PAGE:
voice: "Notely!"

"Ah!"  He came back.

She held out her hands to him.  "Forgive me, Notely!  I meant it for
your--I meant----"

He took her hands firmly in his and pressed his lips down to hers.  "My
wife!" he said, slowly and solemnly; "my wife!" and dropped her hands
and left her.

She stepped back through the doorway, sobbing.

"Was he angry with you, Vesty?" her husband said.

"No! no!"

"Did he say as he was still fond of you, or anything like that?" said
the bold brother Fluke.

"Nay! nay!" said Gurdon.  "Vesty's married now: nor Vesty nor he would
ever have word like that."



IX

THE TALE OF CAPTAIN LEEZUR'S SLY COURTSHIP

It has not been a seven months, surely, since I heard the roar of those
waters down in the Basin's Greater Bay!

Captain Leezur has not been housed through icy snow-fall and winter
blast!--nay, he has been ever there, as when I left him sitting on the
log, beaming, tranquil heir of eternity.

"Ilein' my saw, ye see," said he, springing up and grasping my hand;
"ef I remembers right, I was settin' here ilein' my saw, when ye come
and bid me good-by?"

"You were."

"And here I be, right in the same place, ilein' of 'er ag'in!" he
cried, struck with joyful surprise at such a phenomena of coincidence.
"Set deown! why, sartin ye must!  I carn't let ye go."

Oh, the taste, sweeter than ancient wine, of that nervine lozenge once
more!  The time was weary while I was away.  Now that I am back again,
it seems as nothing.

"Some neow 's all'as runnin' their saw right through everythin', no
marter heow hard she wrarstles and complains ag'in' it.  But when mine
gives the first squeak, I sets right deown with 'er and examines of
'er, and then I takes a swab-cloth and I swabs her.
Forced-to-go--'specially ef she ain't iled--never gits far, ye know."

O delicious sound of uncorrupted philosophy once more!

Mrs. Leezur came out to welcome me, and sat on the doorstep near.  She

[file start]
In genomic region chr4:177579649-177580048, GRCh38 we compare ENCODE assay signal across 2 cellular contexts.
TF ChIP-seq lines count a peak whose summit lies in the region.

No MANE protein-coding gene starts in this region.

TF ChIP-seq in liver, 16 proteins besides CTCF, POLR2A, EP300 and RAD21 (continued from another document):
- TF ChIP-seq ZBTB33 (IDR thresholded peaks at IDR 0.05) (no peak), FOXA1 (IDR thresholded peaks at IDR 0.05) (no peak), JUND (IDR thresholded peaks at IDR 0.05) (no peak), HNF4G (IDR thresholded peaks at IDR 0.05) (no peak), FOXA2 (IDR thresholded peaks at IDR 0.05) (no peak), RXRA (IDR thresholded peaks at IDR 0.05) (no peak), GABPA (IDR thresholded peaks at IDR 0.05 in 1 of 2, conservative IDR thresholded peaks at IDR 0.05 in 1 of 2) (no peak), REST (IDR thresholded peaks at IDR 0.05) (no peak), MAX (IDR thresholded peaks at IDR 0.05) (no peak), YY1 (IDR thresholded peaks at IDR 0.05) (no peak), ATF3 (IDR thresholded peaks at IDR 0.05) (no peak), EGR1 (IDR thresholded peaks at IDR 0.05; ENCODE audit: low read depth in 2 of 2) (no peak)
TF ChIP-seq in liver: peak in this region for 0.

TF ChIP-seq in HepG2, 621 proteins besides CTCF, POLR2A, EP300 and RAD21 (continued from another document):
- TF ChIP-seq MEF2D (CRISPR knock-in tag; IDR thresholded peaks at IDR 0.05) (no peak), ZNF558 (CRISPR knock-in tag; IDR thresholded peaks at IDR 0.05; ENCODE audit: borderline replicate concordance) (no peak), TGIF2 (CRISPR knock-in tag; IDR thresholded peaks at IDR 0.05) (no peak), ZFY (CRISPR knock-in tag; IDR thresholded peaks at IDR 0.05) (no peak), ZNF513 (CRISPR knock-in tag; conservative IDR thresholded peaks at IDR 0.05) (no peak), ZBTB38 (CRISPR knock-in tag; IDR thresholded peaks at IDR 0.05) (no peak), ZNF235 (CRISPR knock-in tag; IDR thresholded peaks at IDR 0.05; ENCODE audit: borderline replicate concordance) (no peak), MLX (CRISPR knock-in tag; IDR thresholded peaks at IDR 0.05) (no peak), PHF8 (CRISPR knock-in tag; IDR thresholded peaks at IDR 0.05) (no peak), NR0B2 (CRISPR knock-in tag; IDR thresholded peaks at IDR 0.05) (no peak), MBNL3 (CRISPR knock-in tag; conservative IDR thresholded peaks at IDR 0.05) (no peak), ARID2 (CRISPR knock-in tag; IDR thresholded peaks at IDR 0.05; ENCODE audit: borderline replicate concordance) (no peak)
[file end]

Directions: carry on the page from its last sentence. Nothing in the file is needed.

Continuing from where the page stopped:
was chopping salt codfish in a tray for dinner.  When her knife struck
a bone, she put on her glasses, and after deliberate and kindly
research extracted it.

"Did ye hear anything from Jaffy?" said the mellow, glad voice of
Captain Leezur.

"I'm inclined to think what you heard was true, captain.  It seems to
be confirmed from every source; she is gone."

"Thar' neow!  I told 'em 't you'd make inquiries.  I could see, says I,
when I was talkin' to him 'beout it, 't he'd got waked up to more 'n
common interest in the subjec'.  Wal, I'm glad on 't; she'd sot there
so long neow--didn't ye hit a bone then, mother?  Seounded kind o' as
though ye struck a bone, but mebbe 'twas only the bottom o' the tray."

"We've been threatenin' to clean dooryard," said Mrs. Leezur, looking
about on a scene that demanded no more particular explanation.

"Thar' 's three times," said Captain Leezur, "that I've had them bresh
'n' things all hove up into piles, 'n' every time the wind 's raked in
and swep' 'em areound all over the farmimunt ag'in."

"Perhaps, father," said Mrs. Leezur, in a mildly suggestive tone, as
far from sarcasm as heaven is from earth; "perhaps, if 't when you'd
got 'em up in piles, you'd keeried of 'em off, they wouldn't 'a' got
swep' areound ag'in."

"Wal, I don' know 's they would, mother; but it 's been a dreadful busy
time o' year, ye know," said Captain Leezur, mellifluously.  "Didn't ye
strike a bone then, mother?  Seounded 's though ye run afoul of a bone,
but mebbe, arfter all, 'twas only the bottom o' the tray."

"I like the yard," I said.  "I wouldn't like to miss those--things."

"I guess you're kind o' like that artis' that was here, 't was so
keeried away with the picturusque.  He run afeoul o' a couple o' old
sheep o' mine up on the headlan's somewheres, an' spent a 'tarnal three
months a-paintin' of 'em deown onto some canvarss.  I told 'im, says I,
'Thar'!' says I, 'I'm glad to see them sheep put somewheres 't they'll
stay,' says I.  'It'll be the first time in existence 't they hain't
broke fence,' says I.  'I'm r'a'ly obleeged to ye.  I hain't seen the
livin' presence o' them sheep senct I don't know when,' says I.  'I've
been a-threatenin' these tew years t' go and hunt em up, but the
glimpst I've had o' 'em in this 'ere pictur'll dew jest as well,' says
I; 'fur 's I can see, they look promisin', an' gettin' better points 'n